457 F2d 44 Jones v. Rowland

457 F.2d 44

Oscar W. JONES, Trustee, Plaintiff-Appellant,
Nellie Elizabeth ROWLAND, Defendant-Appellee.

No. 71-1235.

United States Court of Appeals,
Tenth Circuit.

March 27, 1972.

Paul Kelly, Jr., Roswell, N.M., for plaintiff-appellant.

Charles E. Barnhart, Albuquerque, N.M., for defendant-appellee.

Before BREITENSTEIN, HILL and McWILLIAMS, Circuit Judges.

HILL, Circuit Judge.

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The appeal is from a judgment rendered after a trial to the court, without a jury, denying the appellant-trustee recovery under the bankruptcy preference statute, Sec. 67(d) of the Bankruptcy Act, 324 F.Supp. 494.


The record reflects the following undisputed basic facts. On June 24, 1968, a quitclaim deed to certain real property was filed of record. This instrument shows Hugh W. Rowland as grantor, and appellee, wife of grantor, as grantee. On May 16, 1969, and within one year of the recording of the quitclaim deed, Hugh W. Rowland filed a voluntary petition in bankruptcy. At the same time, Rowland Associates, Inc., a corporation through which Rowland carried on his architectural business, filed its voluntary petition in bankruptcy. Both Rowland, individually, and his corporation were duly adjudicated. Appellant is the trustee of both estates, and as such trustee of the Hugh Rowland estate brought this plenary action to set aside the quitclaim deed as a preference, pursuant to the Bankruptcy Act.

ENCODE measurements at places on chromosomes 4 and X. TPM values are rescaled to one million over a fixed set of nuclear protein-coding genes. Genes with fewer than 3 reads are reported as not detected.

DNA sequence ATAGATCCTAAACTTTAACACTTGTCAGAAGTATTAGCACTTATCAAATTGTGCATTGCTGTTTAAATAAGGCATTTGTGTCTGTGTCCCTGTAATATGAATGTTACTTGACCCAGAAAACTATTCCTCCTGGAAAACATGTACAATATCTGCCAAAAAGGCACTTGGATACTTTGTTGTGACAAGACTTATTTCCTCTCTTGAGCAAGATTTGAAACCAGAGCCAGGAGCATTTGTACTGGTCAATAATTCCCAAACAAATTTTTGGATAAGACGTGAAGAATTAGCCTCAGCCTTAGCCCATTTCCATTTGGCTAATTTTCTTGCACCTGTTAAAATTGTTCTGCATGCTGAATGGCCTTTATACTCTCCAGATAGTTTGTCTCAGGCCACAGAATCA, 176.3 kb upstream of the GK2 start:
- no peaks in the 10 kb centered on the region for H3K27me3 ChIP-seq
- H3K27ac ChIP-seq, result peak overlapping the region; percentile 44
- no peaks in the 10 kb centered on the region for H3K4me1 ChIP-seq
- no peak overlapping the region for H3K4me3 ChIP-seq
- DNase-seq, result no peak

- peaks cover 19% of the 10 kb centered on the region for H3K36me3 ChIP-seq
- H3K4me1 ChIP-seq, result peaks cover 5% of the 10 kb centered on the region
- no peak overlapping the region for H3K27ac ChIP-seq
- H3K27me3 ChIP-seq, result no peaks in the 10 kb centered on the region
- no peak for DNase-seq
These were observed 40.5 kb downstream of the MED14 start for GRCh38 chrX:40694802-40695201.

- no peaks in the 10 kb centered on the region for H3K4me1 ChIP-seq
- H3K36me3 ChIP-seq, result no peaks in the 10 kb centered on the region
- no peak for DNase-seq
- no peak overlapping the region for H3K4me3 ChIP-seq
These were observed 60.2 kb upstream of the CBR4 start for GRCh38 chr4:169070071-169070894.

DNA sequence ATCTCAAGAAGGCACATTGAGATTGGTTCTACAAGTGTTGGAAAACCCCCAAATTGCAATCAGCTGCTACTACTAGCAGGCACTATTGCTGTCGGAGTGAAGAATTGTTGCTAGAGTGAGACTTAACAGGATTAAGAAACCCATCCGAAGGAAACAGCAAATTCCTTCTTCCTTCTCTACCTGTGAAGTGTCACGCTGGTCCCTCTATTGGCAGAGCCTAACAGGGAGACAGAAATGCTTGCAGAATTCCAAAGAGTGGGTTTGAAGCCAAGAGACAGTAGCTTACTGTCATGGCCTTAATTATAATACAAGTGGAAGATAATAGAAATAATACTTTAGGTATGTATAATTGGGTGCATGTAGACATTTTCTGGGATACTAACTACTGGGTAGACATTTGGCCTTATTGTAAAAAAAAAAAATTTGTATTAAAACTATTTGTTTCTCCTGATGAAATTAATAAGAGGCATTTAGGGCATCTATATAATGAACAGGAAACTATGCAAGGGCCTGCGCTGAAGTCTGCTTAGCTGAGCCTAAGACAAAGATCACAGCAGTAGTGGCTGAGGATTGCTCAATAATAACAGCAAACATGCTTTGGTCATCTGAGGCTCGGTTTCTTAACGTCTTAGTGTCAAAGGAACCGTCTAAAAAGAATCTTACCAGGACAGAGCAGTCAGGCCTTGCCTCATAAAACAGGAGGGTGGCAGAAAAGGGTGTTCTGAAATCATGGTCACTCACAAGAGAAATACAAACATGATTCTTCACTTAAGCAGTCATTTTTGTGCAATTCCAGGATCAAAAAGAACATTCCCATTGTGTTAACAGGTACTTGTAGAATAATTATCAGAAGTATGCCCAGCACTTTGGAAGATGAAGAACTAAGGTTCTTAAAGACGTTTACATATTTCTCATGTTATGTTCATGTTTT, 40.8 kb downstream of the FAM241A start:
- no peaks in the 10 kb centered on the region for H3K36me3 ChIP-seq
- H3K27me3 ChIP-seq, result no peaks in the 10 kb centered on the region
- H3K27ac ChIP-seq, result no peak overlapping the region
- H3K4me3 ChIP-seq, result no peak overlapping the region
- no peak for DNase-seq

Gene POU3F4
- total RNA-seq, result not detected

The trial court found the transfer was "without fair consideration" and within one year of the filing of the voluntary petition, but concluded the trustee had not established the insolvency of the bankrupt at the time of the transfer by a preponderance of the evidence.